This video from the USA says about itself:
Saudi Women Driving Hits Roadblock
25 May 2018
Activist Loujain al-Hathloul has been arrested. Cenk Uygur, John Iadarola, Abby Martin, and Jen Briney, hosts of The Young Turks, discuss.
“When Saudi Arabia announced last September that it would lift its ban on women driving, activists celebrated a step toward women’s equality in a nation known for restrictive, patriarchal laws. The lift is set to go into effect June 24.
But over the past two weeks, 11 women’s rights activists were arrested by Saudi authorities. The crackdown, reported by several human rights groups, comes just a month before the ban is set to be lifted.
Among those arrested were Loujain al-Hathloul, an activist with a large social media presence; Eman al-Nafjan, a blogger and activist; and Aisha al-Mana, a veteran driving activist — all three women were public leaders in the campaign to end the driving ban. …
“What the Saudi authorities seem to be trying to do is to make it clear that firstly, any reform taking place is only due to Crown Prince Mohammed bin Salman”, says Rothna Begum, the women’s rights researcher on the Middle East and North Africa for Human Rights Watch. “They are attempting to revise the history of the actual activism that took place by these women’s rights activists.””
Read more here.
From daily The Morning Star in Britain:
Tuesday, May 29, 2018 – 18:12
Ms May’s ‘feminism’ is as fake as the ‘feminism’ of “self-identifying feminist” United States far-right Republican Trump-supporting politician Sarah Palin. And as fake as the ‘feminism’ of George W Bush in his Afghan war propaganda. And as fake as the ‘feminism’ of the Dutch government in their Afghan war propaganda.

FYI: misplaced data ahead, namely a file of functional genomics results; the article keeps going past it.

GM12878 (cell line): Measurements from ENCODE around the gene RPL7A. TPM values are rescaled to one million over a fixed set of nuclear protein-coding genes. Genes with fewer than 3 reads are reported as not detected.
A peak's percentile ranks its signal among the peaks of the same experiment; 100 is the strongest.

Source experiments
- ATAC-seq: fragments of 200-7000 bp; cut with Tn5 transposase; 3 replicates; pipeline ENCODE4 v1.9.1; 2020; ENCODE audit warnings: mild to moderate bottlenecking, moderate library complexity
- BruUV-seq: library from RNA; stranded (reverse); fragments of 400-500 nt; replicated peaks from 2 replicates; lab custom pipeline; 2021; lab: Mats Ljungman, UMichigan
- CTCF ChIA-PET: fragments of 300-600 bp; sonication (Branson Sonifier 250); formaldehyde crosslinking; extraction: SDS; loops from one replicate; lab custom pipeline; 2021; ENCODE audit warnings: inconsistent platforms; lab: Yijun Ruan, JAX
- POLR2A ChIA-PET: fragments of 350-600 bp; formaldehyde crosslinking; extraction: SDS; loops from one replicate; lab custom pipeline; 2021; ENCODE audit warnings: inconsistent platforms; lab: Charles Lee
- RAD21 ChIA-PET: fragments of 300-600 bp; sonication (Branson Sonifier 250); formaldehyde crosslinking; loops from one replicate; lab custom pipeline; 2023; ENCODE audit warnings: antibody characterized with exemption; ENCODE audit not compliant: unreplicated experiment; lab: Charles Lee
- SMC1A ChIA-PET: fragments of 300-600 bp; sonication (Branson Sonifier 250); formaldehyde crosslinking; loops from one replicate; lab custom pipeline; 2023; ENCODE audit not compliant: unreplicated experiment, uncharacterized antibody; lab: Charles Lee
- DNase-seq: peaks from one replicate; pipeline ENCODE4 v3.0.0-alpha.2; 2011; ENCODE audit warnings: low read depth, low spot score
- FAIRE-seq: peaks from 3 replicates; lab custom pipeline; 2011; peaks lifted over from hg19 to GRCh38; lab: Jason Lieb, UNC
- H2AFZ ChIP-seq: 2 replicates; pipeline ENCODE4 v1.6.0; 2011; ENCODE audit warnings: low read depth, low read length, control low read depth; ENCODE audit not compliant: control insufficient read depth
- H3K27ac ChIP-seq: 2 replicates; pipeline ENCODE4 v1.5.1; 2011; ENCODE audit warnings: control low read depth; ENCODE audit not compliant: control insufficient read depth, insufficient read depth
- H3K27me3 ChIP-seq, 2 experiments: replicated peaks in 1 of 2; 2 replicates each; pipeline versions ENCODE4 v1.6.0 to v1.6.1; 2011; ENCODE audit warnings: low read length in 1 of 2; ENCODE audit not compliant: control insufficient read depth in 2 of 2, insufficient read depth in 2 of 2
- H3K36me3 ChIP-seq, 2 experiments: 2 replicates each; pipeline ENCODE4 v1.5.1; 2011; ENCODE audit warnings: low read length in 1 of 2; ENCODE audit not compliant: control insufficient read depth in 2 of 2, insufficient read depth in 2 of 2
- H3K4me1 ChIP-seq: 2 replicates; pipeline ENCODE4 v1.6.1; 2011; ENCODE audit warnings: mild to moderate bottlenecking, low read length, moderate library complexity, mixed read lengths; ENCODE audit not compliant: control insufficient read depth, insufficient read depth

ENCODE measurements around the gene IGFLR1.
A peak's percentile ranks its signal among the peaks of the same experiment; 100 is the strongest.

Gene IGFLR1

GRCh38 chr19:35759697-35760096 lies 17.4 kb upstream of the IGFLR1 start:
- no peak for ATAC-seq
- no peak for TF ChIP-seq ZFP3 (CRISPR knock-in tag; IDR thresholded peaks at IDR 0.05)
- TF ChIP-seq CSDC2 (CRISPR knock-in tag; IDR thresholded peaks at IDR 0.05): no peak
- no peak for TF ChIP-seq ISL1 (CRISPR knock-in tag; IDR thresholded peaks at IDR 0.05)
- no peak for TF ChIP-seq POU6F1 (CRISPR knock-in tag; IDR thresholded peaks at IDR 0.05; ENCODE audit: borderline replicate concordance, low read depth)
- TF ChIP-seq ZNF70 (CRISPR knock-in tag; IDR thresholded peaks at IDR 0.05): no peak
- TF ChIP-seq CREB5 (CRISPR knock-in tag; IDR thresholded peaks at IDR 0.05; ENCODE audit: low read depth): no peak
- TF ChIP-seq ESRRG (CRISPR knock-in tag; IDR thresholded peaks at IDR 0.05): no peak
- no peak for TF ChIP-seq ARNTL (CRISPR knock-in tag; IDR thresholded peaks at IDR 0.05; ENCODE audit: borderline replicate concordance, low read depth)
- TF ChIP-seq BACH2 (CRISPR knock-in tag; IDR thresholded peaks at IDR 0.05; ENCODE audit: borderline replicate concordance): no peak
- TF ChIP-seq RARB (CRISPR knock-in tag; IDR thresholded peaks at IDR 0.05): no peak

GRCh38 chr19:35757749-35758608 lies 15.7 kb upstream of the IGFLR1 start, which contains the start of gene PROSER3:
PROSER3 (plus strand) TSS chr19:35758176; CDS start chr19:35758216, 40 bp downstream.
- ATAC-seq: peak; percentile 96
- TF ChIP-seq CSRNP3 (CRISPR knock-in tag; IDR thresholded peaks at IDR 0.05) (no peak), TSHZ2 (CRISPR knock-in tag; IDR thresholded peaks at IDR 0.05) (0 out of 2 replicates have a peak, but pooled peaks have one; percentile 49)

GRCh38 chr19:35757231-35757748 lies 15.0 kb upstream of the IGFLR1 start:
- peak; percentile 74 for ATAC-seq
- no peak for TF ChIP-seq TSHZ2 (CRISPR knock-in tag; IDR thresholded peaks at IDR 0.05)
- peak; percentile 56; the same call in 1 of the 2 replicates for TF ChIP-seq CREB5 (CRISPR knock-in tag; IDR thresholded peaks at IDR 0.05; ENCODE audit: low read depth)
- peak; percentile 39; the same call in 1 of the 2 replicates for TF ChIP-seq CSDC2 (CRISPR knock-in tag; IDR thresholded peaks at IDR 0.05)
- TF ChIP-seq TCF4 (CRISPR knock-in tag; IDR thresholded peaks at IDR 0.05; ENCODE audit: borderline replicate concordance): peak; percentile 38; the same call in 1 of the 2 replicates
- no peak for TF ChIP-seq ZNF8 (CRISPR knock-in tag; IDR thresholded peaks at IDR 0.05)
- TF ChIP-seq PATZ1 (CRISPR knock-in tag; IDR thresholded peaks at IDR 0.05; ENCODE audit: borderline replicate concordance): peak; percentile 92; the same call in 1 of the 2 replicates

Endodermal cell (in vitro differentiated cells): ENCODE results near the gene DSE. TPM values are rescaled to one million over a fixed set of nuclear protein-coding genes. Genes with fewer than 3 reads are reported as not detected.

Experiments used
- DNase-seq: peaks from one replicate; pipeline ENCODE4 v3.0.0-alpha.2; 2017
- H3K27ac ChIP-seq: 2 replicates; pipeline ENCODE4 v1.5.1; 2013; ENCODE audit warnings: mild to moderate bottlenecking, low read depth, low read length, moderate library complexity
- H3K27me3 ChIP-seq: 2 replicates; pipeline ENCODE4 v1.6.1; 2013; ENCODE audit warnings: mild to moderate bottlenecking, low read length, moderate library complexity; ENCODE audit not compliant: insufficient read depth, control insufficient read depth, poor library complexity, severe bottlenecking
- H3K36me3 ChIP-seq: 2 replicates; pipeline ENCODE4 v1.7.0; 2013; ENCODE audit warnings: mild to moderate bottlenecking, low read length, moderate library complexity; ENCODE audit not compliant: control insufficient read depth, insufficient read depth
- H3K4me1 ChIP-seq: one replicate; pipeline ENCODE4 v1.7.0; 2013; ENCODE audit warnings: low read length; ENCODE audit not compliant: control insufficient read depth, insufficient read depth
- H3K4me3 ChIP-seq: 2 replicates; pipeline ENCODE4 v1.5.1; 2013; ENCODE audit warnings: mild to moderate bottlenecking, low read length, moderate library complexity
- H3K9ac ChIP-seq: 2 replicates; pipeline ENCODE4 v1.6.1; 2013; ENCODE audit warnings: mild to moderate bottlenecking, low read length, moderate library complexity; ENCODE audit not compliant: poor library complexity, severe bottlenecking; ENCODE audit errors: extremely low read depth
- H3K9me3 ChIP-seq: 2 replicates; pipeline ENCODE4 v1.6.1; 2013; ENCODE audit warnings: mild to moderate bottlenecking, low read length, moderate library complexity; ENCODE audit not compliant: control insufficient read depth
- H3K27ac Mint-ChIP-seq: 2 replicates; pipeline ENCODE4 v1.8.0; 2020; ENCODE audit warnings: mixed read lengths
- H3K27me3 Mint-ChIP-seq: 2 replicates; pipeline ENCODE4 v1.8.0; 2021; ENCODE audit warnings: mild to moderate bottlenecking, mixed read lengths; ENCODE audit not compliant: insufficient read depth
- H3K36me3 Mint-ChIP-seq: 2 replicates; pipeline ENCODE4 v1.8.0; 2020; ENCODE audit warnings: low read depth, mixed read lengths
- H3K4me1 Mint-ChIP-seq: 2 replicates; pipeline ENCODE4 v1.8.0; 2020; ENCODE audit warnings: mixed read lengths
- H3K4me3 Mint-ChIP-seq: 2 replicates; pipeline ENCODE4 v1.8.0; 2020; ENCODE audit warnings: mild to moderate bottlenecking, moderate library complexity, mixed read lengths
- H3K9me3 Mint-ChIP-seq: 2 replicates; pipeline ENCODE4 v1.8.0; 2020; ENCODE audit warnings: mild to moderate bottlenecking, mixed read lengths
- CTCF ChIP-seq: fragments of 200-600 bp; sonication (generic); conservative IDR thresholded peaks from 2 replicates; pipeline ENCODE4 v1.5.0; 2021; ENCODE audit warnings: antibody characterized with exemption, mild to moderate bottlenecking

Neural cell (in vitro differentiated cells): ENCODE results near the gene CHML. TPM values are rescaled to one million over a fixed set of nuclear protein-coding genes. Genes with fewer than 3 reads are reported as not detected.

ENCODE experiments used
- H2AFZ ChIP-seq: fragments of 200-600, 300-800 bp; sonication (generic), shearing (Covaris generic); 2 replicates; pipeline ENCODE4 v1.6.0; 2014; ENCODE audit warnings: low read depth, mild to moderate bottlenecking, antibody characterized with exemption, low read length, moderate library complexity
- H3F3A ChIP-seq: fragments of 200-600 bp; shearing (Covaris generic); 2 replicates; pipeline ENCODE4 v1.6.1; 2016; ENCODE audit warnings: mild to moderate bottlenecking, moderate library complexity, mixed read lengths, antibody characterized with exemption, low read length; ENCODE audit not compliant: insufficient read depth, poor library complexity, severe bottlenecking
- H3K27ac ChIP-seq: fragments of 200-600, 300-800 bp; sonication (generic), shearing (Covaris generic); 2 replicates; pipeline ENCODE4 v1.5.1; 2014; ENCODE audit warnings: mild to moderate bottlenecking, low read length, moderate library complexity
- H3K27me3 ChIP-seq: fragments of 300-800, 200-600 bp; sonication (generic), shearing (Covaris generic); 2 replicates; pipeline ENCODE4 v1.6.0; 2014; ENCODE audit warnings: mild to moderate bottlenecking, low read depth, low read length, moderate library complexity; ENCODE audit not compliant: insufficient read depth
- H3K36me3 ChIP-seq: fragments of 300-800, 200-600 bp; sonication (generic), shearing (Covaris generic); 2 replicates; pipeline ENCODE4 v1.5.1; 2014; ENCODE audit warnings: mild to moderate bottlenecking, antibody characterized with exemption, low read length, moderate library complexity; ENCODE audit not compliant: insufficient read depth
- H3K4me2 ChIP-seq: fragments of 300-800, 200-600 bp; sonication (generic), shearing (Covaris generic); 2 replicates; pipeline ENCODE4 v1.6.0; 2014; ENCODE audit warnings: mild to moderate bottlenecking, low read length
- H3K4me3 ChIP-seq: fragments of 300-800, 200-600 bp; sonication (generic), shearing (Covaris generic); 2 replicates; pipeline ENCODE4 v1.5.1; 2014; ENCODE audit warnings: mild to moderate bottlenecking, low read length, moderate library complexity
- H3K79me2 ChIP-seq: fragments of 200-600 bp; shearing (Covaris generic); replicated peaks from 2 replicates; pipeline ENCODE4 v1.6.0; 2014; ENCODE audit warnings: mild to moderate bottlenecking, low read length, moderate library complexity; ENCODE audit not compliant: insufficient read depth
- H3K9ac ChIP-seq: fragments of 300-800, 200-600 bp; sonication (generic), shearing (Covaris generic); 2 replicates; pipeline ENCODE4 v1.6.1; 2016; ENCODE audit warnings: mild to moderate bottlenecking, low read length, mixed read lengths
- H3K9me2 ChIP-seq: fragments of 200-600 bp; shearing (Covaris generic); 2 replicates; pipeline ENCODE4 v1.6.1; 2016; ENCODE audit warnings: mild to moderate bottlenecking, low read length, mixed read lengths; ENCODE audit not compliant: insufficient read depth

rethinks Britain’s links with Riyadh?
That, according to Saudi Arabia’s Okaz newspaper, is what faces six women and three men who are locked up solely for defending human rights denied to women.
When activists are berated as “traitors”, especially in a medieval dictatorship such as the House of Saud, the consequences are invariably serious.
At a time when the Saudi autocracy is operating an international charm campaign, headed by alleged “reformer” Crown Prince Mohammed bin Salman, Britain’s government is well-placed to raise fears about ongoing repression and denial of any semblance of democracy.
That is the period during which Riyadh has headed a coalition of Gulf states to deploy warplanes and other military forces to try to return the discredited Yemeni government to office.
Aerial bombing has devastated civilian areas, supposedly directed at the military bases of Houthi rebels who hold the Yemeni capital Sanaa and much of the country.
The Yemeni people need the war to end and for a negotiated solution providing for a lasting peace to be found.
It is criminal that the Tory government prioritises arms-trafficking companies’ profits and their shareholders’ dividends over the Yemeni people’s right to life and over Saudi women’s campaigns for human rights and equality.